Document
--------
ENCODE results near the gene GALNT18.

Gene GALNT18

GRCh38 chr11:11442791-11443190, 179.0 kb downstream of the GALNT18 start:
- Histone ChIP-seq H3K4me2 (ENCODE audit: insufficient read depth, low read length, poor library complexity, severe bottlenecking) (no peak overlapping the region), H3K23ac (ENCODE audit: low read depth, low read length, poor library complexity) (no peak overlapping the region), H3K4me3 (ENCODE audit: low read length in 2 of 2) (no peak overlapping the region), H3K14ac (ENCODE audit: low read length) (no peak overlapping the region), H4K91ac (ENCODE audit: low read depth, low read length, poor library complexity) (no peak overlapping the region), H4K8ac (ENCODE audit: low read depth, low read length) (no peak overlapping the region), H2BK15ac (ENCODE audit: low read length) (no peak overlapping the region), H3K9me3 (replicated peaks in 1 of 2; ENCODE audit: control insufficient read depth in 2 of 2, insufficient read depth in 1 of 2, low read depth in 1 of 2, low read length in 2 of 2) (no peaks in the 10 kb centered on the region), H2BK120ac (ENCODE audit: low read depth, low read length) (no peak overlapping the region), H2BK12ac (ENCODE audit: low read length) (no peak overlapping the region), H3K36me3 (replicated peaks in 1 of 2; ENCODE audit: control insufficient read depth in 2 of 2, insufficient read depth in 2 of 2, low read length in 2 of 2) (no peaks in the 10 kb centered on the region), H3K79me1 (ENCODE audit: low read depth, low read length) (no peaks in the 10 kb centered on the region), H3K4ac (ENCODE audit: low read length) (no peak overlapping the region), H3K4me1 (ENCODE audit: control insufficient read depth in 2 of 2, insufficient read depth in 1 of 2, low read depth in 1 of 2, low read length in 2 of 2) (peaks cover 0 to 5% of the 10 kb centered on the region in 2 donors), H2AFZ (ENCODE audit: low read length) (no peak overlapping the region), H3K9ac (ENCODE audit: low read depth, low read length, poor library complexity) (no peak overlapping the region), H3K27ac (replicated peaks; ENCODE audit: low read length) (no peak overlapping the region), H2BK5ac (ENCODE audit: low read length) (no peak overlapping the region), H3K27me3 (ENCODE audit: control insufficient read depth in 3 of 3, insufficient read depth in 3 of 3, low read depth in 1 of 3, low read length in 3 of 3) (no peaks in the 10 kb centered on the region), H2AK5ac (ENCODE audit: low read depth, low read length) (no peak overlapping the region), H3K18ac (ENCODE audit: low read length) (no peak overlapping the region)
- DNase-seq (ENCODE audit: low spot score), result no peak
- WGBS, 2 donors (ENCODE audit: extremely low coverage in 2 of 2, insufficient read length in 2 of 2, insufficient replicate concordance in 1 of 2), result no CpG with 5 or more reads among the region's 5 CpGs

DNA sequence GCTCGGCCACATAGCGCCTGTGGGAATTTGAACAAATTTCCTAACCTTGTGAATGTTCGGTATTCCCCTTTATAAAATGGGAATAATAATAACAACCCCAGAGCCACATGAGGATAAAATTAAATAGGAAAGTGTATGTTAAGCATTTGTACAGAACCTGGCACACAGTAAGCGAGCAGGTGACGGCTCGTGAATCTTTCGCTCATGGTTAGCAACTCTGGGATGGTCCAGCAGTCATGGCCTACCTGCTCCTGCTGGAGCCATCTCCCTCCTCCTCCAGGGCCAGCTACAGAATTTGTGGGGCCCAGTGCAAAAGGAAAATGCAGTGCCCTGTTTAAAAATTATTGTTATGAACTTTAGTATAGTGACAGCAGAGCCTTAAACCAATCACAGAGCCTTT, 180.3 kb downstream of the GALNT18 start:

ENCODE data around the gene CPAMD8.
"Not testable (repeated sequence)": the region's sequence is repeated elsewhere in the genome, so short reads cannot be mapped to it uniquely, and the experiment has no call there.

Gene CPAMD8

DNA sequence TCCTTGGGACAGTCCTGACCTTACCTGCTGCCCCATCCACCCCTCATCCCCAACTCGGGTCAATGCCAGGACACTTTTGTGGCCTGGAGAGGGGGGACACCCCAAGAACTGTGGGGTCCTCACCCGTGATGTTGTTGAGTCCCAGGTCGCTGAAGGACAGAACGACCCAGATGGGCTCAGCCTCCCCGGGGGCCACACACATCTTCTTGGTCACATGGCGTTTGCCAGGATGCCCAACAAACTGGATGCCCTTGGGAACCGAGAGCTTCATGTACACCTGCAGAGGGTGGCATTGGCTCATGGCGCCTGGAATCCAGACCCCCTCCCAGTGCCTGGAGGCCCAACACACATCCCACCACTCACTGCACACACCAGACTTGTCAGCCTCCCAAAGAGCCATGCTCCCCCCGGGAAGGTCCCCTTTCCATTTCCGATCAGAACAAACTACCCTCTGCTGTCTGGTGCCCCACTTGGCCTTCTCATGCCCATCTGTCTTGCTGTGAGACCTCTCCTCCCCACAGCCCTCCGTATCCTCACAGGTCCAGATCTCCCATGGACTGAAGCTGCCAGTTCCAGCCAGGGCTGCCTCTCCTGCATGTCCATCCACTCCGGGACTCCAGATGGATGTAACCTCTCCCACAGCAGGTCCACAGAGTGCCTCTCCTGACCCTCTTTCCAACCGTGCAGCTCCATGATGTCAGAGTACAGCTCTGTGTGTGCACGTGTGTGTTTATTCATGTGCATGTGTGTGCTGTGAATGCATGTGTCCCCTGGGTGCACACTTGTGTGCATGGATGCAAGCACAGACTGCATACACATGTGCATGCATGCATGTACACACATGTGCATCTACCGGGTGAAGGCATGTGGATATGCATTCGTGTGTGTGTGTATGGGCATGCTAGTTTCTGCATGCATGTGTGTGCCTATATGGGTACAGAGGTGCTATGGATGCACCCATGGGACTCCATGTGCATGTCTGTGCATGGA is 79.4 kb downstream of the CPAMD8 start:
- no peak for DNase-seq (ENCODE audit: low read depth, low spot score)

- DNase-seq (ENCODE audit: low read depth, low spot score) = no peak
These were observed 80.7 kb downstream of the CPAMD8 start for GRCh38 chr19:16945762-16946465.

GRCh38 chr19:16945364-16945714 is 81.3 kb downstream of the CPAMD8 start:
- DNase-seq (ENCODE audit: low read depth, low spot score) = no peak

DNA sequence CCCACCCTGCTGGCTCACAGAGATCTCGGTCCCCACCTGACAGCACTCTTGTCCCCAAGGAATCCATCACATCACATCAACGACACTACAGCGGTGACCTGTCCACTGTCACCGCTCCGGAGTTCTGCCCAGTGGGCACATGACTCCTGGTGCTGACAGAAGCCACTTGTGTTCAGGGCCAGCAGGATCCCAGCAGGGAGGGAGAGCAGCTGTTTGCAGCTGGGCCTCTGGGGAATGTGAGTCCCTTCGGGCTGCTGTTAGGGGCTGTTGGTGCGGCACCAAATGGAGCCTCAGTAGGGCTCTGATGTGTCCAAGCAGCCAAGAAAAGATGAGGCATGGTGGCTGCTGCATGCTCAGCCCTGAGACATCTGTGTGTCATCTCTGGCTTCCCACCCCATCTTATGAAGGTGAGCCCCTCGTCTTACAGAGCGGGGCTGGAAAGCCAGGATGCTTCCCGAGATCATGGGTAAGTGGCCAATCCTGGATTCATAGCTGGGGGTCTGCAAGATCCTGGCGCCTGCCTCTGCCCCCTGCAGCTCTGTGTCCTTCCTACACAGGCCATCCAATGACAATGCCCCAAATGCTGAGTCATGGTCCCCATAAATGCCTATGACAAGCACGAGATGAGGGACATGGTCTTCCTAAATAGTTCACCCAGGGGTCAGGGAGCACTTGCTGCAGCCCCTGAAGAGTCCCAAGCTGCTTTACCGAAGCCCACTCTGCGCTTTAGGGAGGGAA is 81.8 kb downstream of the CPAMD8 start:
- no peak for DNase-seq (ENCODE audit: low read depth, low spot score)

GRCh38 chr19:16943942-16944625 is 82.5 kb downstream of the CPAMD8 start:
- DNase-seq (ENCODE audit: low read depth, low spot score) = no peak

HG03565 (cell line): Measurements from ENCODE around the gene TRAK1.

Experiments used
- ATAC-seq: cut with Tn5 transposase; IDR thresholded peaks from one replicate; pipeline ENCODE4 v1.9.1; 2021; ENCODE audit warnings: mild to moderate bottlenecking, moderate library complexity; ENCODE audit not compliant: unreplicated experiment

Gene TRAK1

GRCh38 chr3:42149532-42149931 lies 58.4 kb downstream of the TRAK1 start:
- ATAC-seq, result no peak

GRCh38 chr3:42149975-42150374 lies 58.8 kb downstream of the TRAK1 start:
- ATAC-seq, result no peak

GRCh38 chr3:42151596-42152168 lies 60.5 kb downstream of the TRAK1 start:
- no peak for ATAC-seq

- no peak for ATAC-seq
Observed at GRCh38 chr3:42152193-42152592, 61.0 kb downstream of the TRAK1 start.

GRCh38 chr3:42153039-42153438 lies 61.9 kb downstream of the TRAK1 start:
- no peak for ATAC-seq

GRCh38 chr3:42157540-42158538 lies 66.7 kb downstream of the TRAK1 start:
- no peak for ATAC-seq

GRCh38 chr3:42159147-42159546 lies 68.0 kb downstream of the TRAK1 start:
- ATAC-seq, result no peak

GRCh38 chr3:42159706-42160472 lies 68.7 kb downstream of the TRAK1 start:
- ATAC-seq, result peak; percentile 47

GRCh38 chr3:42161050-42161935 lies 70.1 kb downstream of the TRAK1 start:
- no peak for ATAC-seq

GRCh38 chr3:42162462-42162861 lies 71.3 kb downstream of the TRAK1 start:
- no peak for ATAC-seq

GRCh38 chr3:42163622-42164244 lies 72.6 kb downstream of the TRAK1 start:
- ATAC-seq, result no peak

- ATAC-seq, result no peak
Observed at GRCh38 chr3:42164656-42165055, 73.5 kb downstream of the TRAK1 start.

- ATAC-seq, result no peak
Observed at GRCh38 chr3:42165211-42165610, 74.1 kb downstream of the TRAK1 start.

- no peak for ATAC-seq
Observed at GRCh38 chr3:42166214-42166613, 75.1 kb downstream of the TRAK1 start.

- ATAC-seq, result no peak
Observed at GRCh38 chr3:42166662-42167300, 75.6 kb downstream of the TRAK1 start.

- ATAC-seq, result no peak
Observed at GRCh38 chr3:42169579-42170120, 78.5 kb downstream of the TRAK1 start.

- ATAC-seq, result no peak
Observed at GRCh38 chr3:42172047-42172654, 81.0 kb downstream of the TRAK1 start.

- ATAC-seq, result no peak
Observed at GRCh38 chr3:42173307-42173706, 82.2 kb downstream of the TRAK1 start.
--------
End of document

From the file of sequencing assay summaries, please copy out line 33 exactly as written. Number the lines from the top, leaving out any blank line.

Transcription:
GRCh38 chr3:42153039-42153438 lies 61.9 kb downstream of the TRAK1 start: